Level 4 German Shorthaired Pointer Gundog Training Videos
These videos illustrate some of the activities in the Aytee GSPs Level 4 Training Manual. New skills are still being learnt and all skills are being improved and expanded on. Working game is now the focus of your work through hunting/pointing and picking up days However no shot over work yet.
Once working in the field dogs must learn the cunning ways of game, whilst at the same time working for their handler.
All gundog training is designed to simulate something that could happen on a days shoot. In this case it is designed to make the dog lift its nose and jump up for the retrieve. A bird could get stuck up in a hedge or fall on a bale or similar.
Getting a long straight runout on retrieves can be encouraged in all sorts of ways. Let your dog take a line to a seen retrieve first and then a blind slightly further down the track.
As training progresses work on your dogs ability to sit for extended periods of time with you out of sight and in locations that are unfamiliar. It will be a useful tool that you use throughout his life.
Once on a retrieve your dog needs a signal to tell him he is close to the retrieve. On this command he should slow right down, get his nose down and search very methodically, rather than cast wide on the wind. Apart from the traditional "Hie Lost" command I use a seperate whistle command. One long low wavering tone.
Pigeon retrieves are often a first choice bird that handlers give their young dog but, when freshly shot a pigeon looses feathers easily which stick in the dogs mouth and can encourage spitting out or a rough delivery so try and stick with a partridge or hen bird until they have a little more experience.
Moving your dog on from retrieving in water to retrieving from across water should be done as soon as you and he are confident. This shows you how to start.
Being able to stop your dog on the whistle when he is going out on a retrieve is a valuable exercise and could be useful in an emergency situation, but don't over do it as it would make the dog sticky.
During training devise exercises that will simulate situations that arise on a shooting day, to give your dog experience for real life situations. In this video a dummy is dropped as the dog is returning and he must ignore it. This will teach him not to be greedy but finish the job in hand !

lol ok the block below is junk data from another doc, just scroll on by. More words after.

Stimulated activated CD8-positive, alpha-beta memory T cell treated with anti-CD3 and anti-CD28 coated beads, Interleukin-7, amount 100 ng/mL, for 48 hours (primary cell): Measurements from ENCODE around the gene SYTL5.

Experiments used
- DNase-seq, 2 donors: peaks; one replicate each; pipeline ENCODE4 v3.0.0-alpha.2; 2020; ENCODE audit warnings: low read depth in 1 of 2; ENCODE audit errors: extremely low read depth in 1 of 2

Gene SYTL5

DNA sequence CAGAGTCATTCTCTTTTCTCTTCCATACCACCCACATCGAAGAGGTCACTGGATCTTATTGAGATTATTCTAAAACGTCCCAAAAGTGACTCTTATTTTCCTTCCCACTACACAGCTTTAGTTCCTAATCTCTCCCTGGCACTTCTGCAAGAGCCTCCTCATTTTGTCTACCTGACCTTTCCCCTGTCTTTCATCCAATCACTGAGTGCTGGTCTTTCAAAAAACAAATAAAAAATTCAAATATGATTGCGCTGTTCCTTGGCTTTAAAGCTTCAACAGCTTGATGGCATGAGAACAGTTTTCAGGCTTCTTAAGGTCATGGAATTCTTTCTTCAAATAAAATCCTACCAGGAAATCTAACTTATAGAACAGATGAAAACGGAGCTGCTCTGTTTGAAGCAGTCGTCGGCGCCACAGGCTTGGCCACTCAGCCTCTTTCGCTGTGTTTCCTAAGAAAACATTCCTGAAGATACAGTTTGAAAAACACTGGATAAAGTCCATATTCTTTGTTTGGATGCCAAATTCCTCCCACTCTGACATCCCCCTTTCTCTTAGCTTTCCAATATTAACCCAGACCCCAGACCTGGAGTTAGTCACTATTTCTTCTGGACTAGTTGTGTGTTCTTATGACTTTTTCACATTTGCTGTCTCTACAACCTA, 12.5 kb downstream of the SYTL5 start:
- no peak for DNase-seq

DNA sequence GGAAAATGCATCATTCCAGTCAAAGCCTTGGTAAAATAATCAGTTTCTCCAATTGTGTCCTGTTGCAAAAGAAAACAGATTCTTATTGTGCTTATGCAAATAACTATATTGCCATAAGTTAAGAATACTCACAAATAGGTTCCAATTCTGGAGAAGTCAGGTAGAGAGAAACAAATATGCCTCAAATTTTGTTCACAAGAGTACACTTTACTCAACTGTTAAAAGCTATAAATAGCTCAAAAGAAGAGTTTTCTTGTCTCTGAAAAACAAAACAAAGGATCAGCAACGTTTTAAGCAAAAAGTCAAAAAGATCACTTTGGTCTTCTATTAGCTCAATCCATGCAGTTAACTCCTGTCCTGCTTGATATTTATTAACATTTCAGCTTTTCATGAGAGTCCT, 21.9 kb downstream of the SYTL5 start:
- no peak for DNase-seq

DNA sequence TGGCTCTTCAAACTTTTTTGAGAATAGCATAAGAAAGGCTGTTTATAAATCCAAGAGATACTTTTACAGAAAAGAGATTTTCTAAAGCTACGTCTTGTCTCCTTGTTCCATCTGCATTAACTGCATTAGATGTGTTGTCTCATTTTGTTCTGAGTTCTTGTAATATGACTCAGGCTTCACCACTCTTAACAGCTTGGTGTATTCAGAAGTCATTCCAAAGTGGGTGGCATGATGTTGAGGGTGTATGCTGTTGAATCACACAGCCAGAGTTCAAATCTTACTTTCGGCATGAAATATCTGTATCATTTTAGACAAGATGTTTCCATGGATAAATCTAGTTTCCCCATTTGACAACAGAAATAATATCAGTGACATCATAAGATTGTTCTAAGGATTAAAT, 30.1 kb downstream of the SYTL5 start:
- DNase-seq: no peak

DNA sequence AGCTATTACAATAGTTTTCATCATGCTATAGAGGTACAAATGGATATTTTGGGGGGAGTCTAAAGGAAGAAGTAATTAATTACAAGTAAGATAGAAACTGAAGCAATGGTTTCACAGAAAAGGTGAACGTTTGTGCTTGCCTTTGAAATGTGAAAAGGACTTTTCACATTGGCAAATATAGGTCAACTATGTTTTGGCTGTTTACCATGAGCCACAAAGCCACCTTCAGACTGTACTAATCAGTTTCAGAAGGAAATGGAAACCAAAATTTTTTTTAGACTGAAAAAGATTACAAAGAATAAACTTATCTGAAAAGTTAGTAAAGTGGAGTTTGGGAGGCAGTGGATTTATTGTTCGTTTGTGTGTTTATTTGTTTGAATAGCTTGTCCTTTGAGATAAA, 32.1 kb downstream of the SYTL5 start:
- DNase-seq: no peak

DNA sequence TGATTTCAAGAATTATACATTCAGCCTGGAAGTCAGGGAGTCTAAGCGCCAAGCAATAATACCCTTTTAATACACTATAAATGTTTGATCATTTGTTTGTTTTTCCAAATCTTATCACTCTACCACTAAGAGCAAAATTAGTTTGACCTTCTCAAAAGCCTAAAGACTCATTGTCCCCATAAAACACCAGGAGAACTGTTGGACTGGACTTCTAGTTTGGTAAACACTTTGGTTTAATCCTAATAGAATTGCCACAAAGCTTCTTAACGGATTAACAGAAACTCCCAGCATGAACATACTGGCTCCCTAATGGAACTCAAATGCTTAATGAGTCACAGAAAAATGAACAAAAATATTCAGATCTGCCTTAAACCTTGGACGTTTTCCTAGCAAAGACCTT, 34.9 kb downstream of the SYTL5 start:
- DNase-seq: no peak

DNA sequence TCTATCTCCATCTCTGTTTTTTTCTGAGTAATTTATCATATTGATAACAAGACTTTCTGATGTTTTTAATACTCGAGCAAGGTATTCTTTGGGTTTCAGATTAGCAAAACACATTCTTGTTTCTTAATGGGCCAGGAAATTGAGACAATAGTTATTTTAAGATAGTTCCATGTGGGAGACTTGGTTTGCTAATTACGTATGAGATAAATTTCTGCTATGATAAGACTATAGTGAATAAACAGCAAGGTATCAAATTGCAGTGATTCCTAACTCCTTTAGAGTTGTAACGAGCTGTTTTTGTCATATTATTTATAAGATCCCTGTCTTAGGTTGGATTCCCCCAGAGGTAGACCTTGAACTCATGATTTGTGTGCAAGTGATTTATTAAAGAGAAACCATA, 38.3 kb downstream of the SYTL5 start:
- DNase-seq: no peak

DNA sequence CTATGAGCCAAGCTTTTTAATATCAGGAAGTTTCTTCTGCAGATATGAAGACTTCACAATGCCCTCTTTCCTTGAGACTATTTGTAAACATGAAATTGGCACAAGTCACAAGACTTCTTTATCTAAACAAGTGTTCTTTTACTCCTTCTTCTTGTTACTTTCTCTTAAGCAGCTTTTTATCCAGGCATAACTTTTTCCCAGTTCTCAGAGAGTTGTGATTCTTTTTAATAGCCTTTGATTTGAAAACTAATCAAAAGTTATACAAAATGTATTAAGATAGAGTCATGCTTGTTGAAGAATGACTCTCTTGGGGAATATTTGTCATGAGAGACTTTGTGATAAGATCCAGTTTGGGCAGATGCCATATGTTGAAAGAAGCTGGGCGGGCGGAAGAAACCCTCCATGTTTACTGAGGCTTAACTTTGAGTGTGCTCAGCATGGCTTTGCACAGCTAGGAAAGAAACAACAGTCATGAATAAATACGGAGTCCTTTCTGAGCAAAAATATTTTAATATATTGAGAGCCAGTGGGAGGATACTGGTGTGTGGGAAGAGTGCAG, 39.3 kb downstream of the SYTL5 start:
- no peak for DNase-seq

Dogs should ignore each other when retrieving at a shoot. This exercise did not go perfectly, but shows how dogs react to each other and demonstrates one of the reasons why training on this exercise is worthwhile.
Reading your dog during hunting is essential so that you recognise game or residue scent. He should be able to take instruction at any given moment, being able to switch away to stop or retrieve when necessary.
A german Shorthaired Pointer hunting a headwind. At the end drops to shot.
Once you are working your GSP on game, when he comes on point, be sure to read your dogs body language. Is his nose high, perhaps taking scent from a long way off, or is it low, and into the ground indicating the bird is close. Move up to be close with him and encourage him to move forward if he will, which will show that the bird is still moving. If he is pointing staunchly and when you are ready, use the flush command and have your whistle in your mouth, ready to make him sit on the first wingbeat.
When you think your dog is ready join up simple tasks to make retrieves more complicated. The dog knows what it is doing but has to concentrate and think. Dont allow them to mess you about though, or they will learn that they can !
A good water retrieve is all about confidence so keep the early ones simple and continue to build up slowly. This dog at 2 years old is now crossing a river for memory and blind retrieves on the far bank.
The first day picking up for a young german pointer is probably nerve wracking for you and the dog, keep it as simple as you can and keep them out of trouble. Go home when you think they have had enough, giving your dog a good start will be a memory he will keep forever.
Once you are out in the field with your young dog be very aware of making every experience a good one. Play safe rather than let them get out of control by doing something that they are not ready for. Here a 2yo dog has to watch before she can take properly take part.
This young 2 yo GSP is on her first day picking up. She is settling well so on this, the 3rd drive, she is allowed to hunt with other dogs. Scent and wind conditions are poor but the experience is invaluable. Take your dogs slowly and they will cope, rush and it can quickly go wrong.
Young dogs need to be protected from getting into trouble when they first start working in the field. Take care to minimise the risk of them going wrong because good experiences are how they learn best.